This is a guest review by Ludovic Mercier
When I was offered to review Officers, a game only recently released here in the west after having existed for 3 years in Russia I have to admit I was actually curious. On one hand, the game cover really didn't seem that much inspiring to me, feeling bland at best with these photos of actors dressed in obviously fake uniforms. On the other, if there's something life taught me, it's not to judge a book by it's cover, and that is something that often applied to many games. So, as soon as I received the game, I went to test it out to see if it was a book that should have been judged by it's cover or not. To call this game a bit of a mixed bag would probably be quite an understatement in my opinion. Though technically not a bad game, Officers is still far from greatness, and even for a game 3 years in age it has done some faults for which there is very little excuses.
So let's dissect what the game does good, and what is preventing it from being a great game.
The story is one we all know since years, having seen it before in an hundred of other games. It begins with a landing at omaha beach in 1944, followed toward a long push to Germany as parts of the events leading toward the end of WW2. As far as story goes, there isn't that much that's new to people familiar with WW2 history and the era as a gaming genre. It is a story we all have heard by then, so there is very little much to be said in retelling it beyond mentioning that the campaign starts with operation Overlord, continue with Caen (operation Cobra) and more as you edge closer to Germany with each mission (each almost self-contained campaign on their own right with their length).
However, despite it being a "tale" we all know, the presentation of it is relatively lacking in it's own right as each operation is presented only through soundless text boxes with small in-game movies without any spoken narratives whatsoever. However, considering the game's voice acting in general (more on that later), this might be a blessing in disguise.
Let's begin by saying this is very much a grand scale strategy game. Maps aren't merely one or two square miles in size (as can be seen in some game's biggest maps) but easily as big as 25 square miles in size. Just writing it out like this does very little justice to the sheer scale at which this game plays. And this battlefield can easily have more than 1500 units active all over it. This is as big as it goes, and it is immense as a playing field indeed.
But that's just the general presentation. Now let's go a bit more in details, shall we?
Maps, as said, are 25-square mile large things. However, in the campaign at least (I'll talk about multiplayer in a separate section), each map is divided in a certain number of large "strategic sectors" (usually six), marked by the presence of an airbase, factory or town and so on. Capturing all of these strategic location is the goal of a map, upon which you win. At the same time, capturing one will give you access to it's resources (food, ammo, fuel) which is then used to maintain the units you call in.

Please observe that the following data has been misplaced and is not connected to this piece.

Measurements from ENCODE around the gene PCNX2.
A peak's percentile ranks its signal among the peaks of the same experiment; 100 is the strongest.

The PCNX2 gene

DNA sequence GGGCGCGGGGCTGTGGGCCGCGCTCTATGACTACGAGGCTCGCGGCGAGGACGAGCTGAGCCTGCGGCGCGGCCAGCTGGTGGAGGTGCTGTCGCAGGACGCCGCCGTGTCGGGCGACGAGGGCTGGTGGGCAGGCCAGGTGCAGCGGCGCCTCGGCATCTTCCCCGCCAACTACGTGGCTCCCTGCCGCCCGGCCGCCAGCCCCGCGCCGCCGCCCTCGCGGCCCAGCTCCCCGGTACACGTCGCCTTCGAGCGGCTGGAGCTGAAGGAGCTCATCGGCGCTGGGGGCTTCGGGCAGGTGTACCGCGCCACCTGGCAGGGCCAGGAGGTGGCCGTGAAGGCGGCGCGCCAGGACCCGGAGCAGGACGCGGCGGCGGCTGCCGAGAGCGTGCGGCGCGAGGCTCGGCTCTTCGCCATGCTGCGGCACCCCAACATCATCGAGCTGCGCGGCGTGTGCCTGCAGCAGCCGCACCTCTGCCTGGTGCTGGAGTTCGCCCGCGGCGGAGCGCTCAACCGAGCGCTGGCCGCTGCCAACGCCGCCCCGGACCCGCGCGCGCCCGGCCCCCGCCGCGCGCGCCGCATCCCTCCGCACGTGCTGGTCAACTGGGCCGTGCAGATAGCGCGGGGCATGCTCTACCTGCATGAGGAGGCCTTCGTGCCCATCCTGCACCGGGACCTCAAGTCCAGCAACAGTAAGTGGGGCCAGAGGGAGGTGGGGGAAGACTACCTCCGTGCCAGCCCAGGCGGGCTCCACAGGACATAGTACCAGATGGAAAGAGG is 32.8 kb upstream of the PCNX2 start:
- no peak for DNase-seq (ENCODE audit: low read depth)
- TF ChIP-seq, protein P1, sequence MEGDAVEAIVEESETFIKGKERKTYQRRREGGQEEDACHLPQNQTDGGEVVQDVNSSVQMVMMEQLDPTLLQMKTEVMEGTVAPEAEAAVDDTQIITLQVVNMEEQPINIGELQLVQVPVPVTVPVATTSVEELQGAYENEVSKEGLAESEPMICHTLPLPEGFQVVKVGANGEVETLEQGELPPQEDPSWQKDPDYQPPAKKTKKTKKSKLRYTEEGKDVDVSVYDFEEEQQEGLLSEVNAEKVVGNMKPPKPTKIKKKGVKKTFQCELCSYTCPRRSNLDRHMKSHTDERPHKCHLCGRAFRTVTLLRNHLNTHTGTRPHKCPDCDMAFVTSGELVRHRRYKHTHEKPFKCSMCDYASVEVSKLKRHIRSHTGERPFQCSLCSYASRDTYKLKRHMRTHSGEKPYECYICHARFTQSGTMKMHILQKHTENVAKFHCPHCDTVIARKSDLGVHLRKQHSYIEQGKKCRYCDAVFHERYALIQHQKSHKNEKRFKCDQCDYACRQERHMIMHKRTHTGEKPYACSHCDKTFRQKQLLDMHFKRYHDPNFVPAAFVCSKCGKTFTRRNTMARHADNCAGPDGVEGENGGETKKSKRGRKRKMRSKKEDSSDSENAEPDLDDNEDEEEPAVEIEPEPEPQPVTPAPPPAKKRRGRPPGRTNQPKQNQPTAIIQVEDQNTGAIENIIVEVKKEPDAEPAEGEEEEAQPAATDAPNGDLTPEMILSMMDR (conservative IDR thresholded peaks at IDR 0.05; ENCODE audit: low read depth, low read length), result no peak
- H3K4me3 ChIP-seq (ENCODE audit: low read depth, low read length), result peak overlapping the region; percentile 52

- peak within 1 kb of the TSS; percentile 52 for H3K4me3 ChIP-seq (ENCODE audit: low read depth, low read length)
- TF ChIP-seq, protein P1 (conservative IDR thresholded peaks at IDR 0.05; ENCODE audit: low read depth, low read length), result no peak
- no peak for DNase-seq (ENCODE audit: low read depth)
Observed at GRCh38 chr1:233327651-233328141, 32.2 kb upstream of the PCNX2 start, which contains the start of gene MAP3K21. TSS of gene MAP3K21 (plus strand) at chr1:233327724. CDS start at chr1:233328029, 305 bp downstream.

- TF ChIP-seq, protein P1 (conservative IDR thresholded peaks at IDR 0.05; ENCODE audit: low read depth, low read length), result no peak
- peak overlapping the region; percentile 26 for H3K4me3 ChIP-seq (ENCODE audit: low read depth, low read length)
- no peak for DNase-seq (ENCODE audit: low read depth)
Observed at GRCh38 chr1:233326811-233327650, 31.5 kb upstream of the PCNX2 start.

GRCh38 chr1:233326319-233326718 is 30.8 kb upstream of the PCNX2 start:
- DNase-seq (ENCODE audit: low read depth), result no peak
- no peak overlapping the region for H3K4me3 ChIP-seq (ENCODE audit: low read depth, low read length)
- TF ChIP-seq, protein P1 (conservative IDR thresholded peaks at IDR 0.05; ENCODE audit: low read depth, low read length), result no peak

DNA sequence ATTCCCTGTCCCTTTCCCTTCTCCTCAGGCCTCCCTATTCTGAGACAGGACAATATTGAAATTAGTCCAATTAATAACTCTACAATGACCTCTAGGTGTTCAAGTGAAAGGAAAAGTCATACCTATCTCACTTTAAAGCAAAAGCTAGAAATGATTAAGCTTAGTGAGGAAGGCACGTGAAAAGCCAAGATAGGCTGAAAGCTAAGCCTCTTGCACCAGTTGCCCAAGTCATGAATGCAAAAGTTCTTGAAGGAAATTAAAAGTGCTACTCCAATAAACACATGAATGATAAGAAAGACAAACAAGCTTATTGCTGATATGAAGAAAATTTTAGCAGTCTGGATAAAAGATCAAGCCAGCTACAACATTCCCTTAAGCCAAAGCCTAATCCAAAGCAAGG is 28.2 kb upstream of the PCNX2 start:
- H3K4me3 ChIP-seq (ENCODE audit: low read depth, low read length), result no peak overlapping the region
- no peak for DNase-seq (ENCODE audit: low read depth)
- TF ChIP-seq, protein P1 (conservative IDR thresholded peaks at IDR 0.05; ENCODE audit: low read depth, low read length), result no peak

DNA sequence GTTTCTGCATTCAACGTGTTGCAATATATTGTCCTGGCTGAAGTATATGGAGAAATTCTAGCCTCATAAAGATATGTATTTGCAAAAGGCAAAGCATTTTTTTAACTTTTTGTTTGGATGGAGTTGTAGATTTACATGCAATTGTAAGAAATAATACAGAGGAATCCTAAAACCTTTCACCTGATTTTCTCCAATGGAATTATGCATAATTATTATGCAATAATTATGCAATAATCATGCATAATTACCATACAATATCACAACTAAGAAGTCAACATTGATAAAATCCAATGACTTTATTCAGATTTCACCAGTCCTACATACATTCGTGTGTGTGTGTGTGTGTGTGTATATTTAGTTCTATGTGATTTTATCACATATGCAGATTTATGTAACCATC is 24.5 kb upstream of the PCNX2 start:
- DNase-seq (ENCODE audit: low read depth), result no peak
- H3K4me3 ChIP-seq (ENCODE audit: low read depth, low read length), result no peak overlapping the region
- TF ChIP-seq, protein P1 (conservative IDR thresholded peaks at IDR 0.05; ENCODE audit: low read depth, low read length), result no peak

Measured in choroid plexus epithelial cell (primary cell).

And note the word: maintenance. You don't purchase units with resources. Rather, you have a limited amount of units you can ever call on, sometimes resplenished as you complete various objectives, but once you have run out of reinforcement reserves you lost the game.
Resources, in this case is a matter of maintenance as every unit spawns with a limited amount of ammo, fuel or food (depending if we're talking about infantry or vehicles), that usually decreases with use or (for food, for an example) when you are in enemy territory. For an example, if an infantry unit doesn't have food any more, it will slowly lose food. As such, purchasing units in a given strategic territory will decrease that territory's supplies, in which case you might then want to set up a supply line to move supplies from a territory far from the front to one closer to it to avoid running our of supplies. Once that is set up, supply trucks will start going from one strategic location to the other until the transfer is complete... though that means a clever player could set-up ambushes on known supply lines to disrupt enemy supply movement.
This sounds pretty nice on paper, but simply said, I have rarely fell on a supply line that was ever attacked and supplies themselves tends to be so abundant that I generally never hit anything close to a "supply crisis". Really, if you are starting to lack supplies in all of your territories, there is a question to be asked about your skill level.
Also, on top of the large strategic locations, strategic sectors will often sport a ton of mini-objectives to complete for added bonuses. This could be a windmill that is used by the enemy to house an artillery transmitter (which, upon clearing the enemy presence, gives you more uses of artillery), it can be an enemy presence in a forested area of a supply line which when cleared to give you more supplies in that sector... a bundle of minor tactical objectives which while not essential for victory can help turn the tide in your favour once completed.
This looks nice, and it kinda is. So let's go about how you tackle these objectives or rather, what you tackle them with and how you use those: your units.